Our brain is responsible for all our perceptions, thoughts, and actions. Despite the incredible array of processes the brain performs – from memory to emotion – its elementary units are the nerve cell and the synaptic junction. How is that a collection of neurons and their synapses gives rise to all of sensation, cognition, and action?

The goal of our laboratory is to reveal the neural basis of perception. More specifically, we want to understand exactly how patterns of neural activity in space and time drive all of our sensory experience. Despite incredible progress towards this goal in the last half century, we still have a minimal ability to interpret the underlying neural code. The primary approach neuroscientists have used to address this question is to correlate neural activity with specific stimuli or behavioral states. Yet deriving causal relationships between specific patterns of neural activity and specific perceptions has until recently remained impossible.

To overcome this major technical gap, our team develops novel optical brain machine interfaces that can read and write neural activity with cellular resolution, millisecond precision, and operate across large volumes of brain tissue simultaneously. We then leverage these new devices to write in specific patterns of activity in the brains of behaving animals to reveal the logic and the syntax of the neural code of perception. This same technology holds great therapeutic potential for treating a wide array of brain disorders.

Current Projects

There are three major aims of our research. First, we aim to understand exactly how neural circuits in the visual cortex enable complex visual processing. Humans and many other species effortlessly recognize, track and segment the visual world with blazing speed despite the fact that visual processing is among the most challenging computational goals achieved by any natural or artificial neural system. To address this challenge, we combine large-scale recording and targeted perturbation of the visual cortex in rodents and higher species to deeply understand the mechanisms of scene segmentation and object recognition at the synaptic, cellular, circuit, and behavioral levels.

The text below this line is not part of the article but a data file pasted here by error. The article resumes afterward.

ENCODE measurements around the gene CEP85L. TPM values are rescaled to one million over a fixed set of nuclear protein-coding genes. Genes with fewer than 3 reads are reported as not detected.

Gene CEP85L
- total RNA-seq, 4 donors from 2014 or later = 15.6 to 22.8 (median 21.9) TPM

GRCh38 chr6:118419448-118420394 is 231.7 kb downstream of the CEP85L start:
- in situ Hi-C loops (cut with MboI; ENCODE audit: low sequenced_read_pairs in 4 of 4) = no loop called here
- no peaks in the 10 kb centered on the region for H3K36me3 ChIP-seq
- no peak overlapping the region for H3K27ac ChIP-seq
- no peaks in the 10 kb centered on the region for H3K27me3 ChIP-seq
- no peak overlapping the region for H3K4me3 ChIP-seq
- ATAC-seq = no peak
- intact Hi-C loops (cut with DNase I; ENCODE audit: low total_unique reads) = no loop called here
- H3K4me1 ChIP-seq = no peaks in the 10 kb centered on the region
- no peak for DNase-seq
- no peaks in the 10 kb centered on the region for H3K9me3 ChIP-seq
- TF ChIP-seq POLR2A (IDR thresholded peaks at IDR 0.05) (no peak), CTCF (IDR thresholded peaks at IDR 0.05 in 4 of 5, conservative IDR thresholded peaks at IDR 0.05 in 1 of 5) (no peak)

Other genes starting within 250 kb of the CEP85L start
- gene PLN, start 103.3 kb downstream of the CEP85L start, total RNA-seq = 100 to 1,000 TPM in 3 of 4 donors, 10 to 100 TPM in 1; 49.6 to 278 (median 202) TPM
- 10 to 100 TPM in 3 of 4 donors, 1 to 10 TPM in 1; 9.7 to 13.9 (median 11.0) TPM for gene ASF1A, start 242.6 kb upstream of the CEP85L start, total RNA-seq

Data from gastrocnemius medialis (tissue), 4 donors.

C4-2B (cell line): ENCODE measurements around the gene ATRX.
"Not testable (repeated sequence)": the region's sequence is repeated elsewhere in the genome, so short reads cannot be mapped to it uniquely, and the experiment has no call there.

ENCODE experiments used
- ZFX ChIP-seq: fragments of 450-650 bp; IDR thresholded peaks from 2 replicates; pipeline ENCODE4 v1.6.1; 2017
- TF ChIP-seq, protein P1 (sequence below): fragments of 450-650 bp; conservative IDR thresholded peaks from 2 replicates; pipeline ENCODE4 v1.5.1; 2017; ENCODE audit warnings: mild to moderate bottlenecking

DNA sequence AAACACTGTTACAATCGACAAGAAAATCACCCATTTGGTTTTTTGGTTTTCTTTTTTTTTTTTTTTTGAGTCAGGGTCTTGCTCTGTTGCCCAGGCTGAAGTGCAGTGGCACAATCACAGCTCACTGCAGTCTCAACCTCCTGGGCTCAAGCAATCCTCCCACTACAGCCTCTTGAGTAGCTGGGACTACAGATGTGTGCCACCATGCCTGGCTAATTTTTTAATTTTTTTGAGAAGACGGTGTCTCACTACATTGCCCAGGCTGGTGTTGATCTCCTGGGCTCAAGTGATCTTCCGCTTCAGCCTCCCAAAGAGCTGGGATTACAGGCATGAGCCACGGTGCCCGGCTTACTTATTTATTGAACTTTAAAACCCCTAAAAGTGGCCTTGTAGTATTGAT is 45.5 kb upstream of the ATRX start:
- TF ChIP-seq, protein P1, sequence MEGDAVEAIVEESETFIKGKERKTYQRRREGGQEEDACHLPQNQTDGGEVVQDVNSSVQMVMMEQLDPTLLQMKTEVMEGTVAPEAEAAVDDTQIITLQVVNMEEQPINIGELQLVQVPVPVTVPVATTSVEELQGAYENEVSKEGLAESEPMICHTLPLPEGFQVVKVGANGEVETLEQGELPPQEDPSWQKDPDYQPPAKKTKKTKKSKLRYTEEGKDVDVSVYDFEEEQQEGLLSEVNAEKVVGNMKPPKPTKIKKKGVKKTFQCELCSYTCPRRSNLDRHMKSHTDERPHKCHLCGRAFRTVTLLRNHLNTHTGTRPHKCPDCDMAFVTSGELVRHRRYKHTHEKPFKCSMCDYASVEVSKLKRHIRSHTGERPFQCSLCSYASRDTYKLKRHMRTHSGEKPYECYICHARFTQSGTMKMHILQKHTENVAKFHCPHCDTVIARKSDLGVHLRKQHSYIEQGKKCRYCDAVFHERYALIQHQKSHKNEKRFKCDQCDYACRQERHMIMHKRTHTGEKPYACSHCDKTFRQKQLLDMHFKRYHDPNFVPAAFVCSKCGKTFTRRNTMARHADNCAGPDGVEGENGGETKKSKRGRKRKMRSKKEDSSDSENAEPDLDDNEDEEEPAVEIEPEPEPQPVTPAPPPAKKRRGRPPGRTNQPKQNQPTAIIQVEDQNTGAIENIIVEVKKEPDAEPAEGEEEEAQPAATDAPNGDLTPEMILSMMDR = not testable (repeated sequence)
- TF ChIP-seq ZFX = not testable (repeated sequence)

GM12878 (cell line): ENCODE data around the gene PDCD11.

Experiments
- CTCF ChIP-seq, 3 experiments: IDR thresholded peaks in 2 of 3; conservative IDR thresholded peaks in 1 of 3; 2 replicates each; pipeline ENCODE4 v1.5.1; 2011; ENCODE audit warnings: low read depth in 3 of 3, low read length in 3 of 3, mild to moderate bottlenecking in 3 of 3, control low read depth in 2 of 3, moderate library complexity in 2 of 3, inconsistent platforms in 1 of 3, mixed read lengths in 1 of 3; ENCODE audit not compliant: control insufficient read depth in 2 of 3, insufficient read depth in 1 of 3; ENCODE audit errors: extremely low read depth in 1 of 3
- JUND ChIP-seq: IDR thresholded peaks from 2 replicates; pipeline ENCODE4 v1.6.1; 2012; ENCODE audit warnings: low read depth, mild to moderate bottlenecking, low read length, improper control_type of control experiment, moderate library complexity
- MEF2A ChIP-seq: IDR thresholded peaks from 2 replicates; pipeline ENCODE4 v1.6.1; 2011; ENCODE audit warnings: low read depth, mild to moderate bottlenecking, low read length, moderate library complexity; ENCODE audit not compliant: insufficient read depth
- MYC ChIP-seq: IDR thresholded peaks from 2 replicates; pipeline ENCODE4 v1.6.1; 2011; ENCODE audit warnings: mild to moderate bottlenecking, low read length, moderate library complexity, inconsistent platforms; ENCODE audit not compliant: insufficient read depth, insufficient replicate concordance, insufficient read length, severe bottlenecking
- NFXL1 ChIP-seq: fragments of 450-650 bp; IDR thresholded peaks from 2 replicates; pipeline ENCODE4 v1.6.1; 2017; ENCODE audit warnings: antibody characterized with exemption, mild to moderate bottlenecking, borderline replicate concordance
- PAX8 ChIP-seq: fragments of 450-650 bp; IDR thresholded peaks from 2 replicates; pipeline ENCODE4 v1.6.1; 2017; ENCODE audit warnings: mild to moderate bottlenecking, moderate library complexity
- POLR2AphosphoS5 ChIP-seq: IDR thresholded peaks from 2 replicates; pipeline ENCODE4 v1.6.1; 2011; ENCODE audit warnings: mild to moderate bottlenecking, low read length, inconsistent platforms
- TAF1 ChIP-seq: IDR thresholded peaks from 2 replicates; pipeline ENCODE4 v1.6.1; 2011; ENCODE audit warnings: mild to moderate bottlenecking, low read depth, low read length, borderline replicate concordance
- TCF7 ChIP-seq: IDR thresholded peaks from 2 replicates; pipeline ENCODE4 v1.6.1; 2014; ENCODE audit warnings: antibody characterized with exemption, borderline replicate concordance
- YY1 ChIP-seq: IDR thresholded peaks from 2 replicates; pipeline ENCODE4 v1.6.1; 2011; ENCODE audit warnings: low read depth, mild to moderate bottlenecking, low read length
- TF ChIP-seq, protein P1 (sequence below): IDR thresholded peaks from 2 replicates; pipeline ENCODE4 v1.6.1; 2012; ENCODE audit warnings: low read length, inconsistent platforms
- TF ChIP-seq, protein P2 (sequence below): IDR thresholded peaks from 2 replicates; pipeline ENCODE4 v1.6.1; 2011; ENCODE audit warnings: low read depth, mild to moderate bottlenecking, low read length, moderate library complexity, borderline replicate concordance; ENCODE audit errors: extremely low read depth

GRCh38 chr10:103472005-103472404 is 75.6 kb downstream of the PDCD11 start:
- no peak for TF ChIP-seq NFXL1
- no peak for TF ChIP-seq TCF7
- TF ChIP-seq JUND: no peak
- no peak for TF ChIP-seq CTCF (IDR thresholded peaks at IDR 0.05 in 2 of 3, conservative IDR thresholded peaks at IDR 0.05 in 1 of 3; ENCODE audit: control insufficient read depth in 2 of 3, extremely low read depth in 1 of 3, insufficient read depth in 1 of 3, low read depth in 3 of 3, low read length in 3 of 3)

Second, we are interested in visual learning and memory. How is it that we become so good at visual processing and object recognition? Humans learn from very limited experience to extract meaning from a nearly limitless set of sensory contexts. We also can remember and mentally reconstruct visual experiences for years and sometimes decades. Although our understanding of learning in the brain centers on synaptic plasticity, we have a minimal appreciation for how learning updates synaptic weights throughout the visual cortical network to store memory and fine tune object recognition. To address this goal, we are developing all-optical electrophysiological approaches that enable us to repeatedly map synaptic weights across thousands of neurons over the lifetime of individual animals. By combining these powerful optical technologies with computational modeling, we aim to reveal the learning algorithms of the visual system. These discoveries may also enable breakthroughs in treating circuit disorders of the nervous system by rebalancing synaptic weights that have gone awry.

Third, we are ultimately interested in understanding why and how processing sensory information gives rise to subjective experience. The neocortex is constantly generating and updating an incredibly detailed model of the external world. This internal model interacts with bottom-up sense data, attention systems, and prior experience to give rise to our remarkably stable, coherent, and self-consistent stream of experience. We can access this internal model experimentally through visual illusions and highly targeted neural perturbations. We combine our powerful optical technologies with carefully designed visual stimuli, behavioral psychophysics, and close-loop perturbations to unravel how the game engine of our mind generates our experience and our memories.